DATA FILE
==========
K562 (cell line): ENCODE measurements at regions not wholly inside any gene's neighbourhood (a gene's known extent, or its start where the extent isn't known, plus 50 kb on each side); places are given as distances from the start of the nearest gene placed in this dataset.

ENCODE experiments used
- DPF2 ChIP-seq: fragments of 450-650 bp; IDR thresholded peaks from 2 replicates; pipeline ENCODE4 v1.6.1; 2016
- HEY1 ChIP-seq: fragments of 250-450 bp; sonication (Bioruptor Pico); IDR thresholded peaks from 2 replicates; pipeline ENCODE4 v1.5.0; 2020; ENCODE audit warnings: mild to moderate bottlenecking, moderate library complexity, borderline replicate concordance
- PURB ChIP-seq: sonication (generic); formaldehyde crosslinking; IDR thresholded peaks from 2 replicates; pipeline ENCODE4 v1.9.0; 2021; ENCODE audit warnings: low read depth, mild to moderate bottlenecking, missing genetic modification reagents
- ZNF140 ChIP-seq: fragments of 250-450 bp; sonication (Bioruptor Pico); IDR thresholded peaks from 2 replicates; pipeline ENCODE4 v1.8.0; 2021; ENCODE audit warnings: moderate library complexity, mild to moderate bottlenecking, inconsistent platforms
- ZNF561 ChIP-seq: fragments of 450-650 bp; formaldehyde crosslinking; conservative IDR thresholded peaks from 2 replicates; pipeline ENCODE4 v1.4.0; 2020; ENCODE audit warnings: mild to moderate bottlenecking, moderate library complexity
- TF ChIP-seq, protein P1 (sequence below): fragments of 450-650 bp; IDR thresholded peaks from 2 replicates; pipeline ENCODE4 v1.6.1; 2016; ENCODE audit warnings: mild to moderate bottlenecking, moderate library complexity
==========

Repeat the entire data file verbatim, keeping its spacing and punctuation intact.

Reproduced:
K562 (cell line): ENCODE measurements at regions not wholly inside any gene's neighbourhood (a gene's known extent, or its start where the extent isn't known, plus 50 kb on each side); places are given as distances from the start of the nearest gene placed in this dataset.

ENCODE experiments used
- DPF2 ChIP-seq: fragments of 450-650 bp; IDR thresholded peaks from 2 replicates; pipeline ENCODE4 v1.6.1; 2016
- HEY1 ChIP-seq: fragments of 250-450 bp; sonication (Bioruptor Pico); IDR thresholded peaks from 2 replicates; pipeline ENCODE4 v1.5.0; 2020; ENCODE audit warnings: mild to moderate bottlenecking, moderate library complexity, borderline replicate concordance
- PURB ChIP-seq: sonication (generic); formaldehyde crosslinking; IDR thresholded peaks from 2 replicates; pipeline ENCODE4 v1.9.0; 2021; ENCODE audit warnings: low read depth, mild to moderate bottlenecking, missing genetic modification reagents
- ZNF140 ChIP-seq: fragments of 250-450 bp; sonication (Bioruptor Pico); IDR thresholded peaks from 2 replicates; pipeline ENCODE4 v1.8.0; 2021; ENCODE audit warnings: moderate library complexity, mild to moderate bottlenecking, inconsistent platforms
- ZNF561 ChIP-seq: fragments of 450-650 bp; formaldehyde crosslinking; conservative IDR thresholded peaks from 2 replicates; pipeline ENCODE4 v1.4.0; 2020; ENCODE audit warnings: mild to moderate bottlenecking, moderate library complexity
- TF ChIP-seq, protein P1 (sequence below): fragments of 450-650 bp; IDR thresholded peaks from 2 replicates; pipeline ENCODE4 v1.6.1; 2016; ENCODE audit warnings: mild to moderate bottlenecking, moderate library complexity